If your child has developed a cavity, you may be wondering why it needs treatment. It might seem unnecessary to treat a cavity on a tooth that will soon be replaced with a permanent one, but it's important to keep these primary teeth healthy in order to avoid premature loss or gum disease. At the Children's Dental Center of New Hampshire in Amherst, Dr. Andrew Cheifetz and Dr. James McAveeney see many young patients with cavities, also known as tooth decay, and they've answered some of the important questions they hear from concerned parents.
How does tooth decay happen?
At any time, our mouths contain millions of bacterial agents. While these won't necessarily make you sick, they can cause problems for your teeth. When the carbohydrates, or sugars, in the food you eat interacts with this bacteria, it creates an acid that can break down the structure of the enamel on the outside of the teeth. While brushing and flossing breaks this cycle and keeps decay from setting in, it doesn't take long for the acid to do damage if oral hygiene isn't a habit or certain areas are overlooked. Children are at particular risk for cavities since they are drawn to sugary foods and aren't always diligent about their oral health.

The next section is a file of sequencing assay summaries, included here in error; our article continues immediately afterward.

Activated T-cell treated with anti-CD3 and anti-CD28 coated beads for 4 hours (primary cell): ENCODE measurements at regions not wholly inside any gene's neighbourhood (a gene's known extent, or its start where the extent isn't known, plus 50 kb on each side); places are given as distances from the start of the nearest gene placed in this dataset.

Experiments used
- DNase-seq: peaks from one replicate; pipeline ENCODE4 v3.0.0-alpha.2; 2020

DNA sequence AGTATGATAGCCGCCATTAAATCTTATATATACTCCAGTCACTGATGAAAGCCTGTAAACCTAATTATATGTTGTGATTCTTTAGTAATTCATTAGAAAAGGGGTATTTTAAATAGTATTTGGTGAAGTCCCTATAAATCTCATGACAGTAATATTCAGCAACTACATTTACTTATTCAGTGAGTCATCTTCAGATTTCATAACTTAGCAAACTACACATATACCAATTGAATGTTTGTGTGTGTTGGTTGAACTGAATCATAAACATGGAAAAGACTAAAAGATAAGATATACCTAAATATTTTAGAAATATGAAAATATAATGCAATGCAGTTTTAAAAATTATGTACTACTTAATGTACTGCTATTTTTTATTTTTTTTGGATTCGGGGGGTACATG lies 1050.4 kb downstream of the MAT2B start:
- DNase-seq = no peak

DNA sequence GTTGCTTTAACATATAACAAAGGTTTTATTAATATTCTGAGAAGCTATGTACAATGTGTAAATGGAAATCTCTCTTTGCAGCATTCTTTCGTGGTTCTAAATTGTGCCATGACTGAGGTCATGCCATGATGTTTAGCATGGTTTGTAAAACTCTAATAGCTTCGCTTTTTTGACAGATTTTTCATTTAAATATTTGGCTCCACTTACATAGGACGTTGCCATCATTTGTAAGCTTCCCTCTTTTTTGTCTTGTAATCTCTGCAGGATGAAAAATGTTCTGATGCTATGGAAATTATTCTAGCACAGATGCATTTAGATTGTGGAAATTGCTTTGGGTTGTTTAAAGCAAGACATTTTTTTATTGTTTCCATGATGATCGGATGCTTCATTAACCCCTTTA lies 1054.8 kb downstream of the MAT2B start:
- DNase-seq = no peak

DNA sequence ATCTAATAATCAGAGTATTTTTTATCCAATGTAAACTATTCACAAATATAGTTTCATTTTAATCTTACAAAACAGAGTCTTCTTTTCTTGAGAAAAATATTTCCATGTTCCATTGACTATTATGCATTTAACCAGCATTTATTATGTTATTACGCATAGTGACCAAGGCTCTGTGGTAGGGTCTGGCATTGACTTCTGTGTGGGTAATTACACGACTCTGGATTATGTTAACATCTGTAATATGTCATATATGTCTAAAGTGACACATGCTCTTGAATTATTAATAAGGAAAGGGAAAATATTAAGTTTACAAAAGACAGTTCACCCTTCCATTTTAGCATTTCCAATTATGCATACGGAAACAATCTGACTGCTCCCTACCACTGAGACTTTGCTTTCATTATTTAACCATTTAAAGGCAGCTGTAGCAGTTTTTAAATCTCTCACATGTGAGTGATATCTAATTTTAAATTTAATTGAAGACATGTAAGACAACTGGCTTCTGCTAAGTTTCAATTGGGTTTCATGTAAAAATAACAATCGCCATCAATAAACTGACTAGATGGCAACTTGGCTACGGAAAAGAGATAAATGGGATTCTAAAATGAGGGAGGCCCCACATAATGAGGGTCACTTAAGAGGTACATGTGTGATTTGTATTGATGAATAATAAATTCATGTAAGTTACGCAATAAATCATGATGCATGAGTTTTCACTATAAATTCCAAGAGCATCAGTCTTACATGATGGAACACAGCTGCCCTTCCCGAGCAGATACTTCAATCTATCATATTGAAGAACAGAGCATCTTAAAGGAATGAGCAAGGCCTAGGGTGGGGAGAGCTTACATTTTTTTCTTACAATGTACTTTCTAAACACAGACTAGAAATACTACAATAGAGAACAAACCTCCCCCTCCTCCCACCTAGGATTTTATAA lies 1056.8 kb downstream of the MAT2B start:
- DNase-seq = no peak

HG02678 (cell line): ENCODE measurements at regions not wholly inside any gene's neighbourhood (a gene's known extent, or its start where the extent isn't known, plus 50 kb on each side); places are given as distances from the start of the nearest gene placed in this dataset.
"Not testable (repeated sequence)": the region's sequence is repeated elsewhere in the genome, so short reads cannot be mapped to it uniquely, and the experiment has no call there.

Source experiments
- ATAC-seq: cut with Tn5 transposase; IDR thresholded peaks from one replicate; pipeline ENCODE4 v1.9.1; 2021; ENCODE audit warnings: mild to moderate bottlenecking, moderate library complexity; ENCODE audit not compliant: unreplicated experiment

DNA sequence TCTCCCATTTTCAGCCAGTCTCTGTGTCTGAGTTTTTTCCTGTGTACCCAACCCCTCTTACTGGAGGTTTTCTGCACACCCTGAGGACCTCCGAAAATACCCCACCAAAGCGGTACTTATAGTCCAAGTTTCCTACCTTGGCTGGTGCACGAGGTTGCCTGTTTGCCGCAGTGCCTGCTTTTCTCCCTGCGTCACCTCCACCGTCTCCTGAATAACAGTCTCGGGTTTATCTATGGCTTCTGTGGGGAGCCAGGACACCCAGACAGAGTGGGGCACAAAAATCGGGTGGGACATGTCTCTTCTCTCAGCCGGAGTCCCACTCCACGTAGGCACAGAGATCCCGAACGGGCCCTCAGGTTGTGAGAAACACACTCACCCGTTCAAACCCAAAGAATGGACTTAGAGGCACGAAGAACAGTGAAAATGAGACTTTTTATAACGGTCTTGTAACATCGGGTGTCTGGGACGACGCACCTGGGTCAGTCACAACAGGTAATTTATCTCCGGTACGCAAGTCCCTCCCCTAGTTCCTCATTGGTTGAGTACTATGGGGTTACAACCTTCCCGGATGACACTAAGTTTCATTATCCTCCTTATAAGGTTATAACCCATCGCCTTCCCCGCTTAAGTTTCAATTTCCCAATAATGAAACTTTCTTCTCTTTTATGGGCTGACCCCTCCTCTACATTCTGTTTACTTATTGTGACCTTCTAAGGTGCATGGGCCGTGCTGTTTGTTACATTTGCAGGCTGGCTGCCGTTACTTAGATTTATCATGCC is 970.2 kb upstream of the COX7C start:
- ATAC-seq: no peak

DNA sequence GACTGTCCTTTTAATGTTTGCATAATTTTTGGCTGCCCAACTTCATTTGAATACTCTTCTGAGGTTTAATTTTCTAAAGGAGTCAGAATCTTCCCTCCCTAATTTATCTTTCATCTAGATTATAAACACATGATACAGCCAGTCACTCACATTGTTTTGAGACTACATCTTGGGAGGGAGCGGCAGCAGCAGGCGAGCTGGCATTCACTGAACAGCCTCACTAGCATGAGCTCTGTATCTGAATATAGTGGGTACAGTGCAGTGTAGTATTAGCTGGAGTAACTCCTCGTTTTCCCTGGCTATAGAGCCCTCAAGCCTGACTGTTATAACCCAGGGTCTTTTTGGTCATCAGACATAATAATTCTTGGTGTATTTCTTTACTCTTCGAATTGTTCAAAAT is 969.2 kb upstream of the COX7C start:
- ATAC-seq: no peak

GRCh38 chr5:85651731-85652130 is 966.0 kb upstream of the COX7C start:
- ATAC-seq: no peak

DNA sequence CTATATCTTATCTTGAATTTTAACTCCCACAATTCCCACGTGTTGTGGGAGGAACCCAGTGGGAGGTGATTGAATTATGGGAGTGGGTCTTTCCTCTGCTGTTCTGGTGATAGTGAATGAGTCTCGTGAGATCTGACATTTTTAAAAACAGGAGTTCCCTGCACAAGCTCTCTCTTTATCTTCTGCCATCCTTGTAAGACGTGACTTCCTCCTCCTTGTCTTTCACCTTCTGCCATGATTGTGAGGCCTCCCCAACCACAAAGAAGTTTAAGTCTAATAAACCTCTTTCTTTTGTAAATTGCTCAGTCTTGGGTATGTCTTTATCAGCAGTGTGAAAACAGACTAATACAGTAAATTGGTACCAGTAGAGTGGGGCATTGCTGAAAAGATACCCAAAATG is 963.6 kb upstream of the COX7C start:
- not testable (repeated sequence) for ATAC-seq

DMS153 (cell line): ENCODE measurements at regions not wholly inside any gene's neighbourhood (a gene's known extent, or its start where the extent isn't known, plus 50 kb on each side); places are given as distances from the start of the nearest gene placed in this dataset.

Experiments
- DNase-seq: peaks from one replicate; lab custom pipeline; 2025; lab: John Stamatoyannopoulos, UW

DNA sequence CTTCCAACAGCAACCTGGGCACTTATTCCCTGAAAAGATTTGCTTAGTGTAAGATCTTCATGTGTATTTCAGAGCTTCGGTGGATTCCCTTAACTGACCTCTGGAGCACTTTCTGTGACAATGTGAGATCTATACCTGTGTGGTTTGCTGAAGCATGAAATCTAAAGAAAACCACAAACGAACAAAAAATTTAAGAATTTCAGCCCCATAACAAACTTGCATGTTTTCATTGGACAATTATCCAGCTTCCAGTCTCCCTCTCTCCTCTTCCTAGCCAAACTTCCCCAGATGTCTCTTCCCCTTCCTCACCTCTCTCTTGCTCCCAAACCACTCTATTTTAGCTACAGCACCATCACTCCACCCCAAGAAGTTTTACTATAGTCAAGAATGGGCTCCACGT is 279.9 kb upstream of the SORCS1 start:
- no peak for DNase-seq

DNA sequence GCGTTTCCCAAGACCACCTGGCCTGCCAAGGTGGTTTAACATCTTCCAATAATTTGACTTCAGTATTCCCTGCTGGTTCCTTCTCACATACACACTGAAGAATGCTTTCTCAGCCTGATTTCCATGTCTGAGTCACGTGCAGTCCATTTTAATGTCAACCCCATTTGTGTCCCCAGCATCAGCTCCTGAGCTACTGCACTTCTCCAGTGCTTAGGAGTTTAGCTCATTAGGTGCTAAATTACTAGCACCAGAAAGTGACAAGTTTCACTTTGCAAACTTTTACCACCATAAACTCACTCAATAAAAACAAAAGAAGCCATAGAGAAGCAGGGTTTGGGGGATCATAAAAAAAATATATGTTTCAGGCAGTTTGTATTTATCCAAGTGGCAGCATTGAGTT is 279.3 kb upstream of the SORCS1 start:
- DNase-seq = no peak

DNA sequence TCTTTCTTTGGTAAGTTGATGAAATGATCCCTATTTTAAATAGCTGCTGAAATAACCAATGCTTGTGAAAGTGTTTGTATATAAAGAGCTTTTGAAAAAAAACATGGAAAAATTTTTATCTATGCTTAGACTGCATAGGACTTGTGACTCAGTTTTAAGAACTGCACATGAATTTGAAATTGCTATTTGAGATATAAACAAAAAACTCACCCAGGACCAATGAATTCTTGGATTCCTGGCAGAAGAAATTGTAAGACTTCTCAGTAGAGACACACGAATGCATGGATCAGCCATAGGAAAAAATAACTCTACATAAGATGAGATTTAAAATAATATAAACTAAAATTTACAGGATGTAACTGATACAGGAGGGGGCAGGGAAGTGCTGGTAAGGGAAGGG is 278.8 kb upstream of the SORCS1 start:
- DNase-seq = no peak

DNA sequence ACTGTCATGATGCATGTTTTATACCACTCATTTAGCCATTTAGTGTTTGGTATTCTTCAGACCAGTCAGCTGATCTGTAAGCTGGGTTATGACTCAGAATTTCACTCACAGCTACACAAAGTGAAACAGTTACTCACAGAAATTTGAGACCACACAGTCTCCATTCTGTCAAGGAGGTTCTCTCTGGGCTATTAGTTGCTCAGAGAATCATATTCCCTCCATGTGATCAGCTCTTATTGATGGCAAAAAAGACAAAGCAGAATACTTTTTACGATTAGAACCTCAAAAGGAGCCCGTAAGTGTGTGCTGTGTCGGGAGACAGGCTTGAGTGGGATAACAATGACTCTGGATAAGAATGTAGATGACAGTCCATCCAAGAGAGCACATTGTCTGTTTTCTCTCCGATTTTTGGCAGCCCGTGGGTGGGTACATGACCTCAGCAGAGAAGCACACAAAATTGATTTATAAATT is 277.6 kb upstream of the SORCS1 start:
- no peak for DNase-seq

How is tooth decay treated?
Most cavities will need a filling in order to remove the decay and replace the enamel with a strong, safe material like metal or porcelain. Not all fillings require anesthesia to numb the area, especially if the cavity is minor; your Amherst pediatric dentist will determine how severe the decay is and the best way to treat it. In some cases, where the decay cannot be effectively a crown will be need be fitted over the visible part of tooth until it's ready to come out on its own.
How can I prevent tooth decay?
Even after your child is old enough to brush their own teeth, monitor your child's brushing and flossing techniques to make sure they're doing them correctly. Your Amherst pediatric dentist can show you the best practices for keeping your child's teeth healthy. Make sure they're using a soft-bristled toothbrush that is approved by the American Dental Association and non-abrasive toothpaste.
If you have any questions about the health of your child's teeth, Dr. Andrew Cheifetz and Dr. James McAveeney want to hear from you. Contact the Children's Dental Center of New Hampshire in Amherst, NH, today!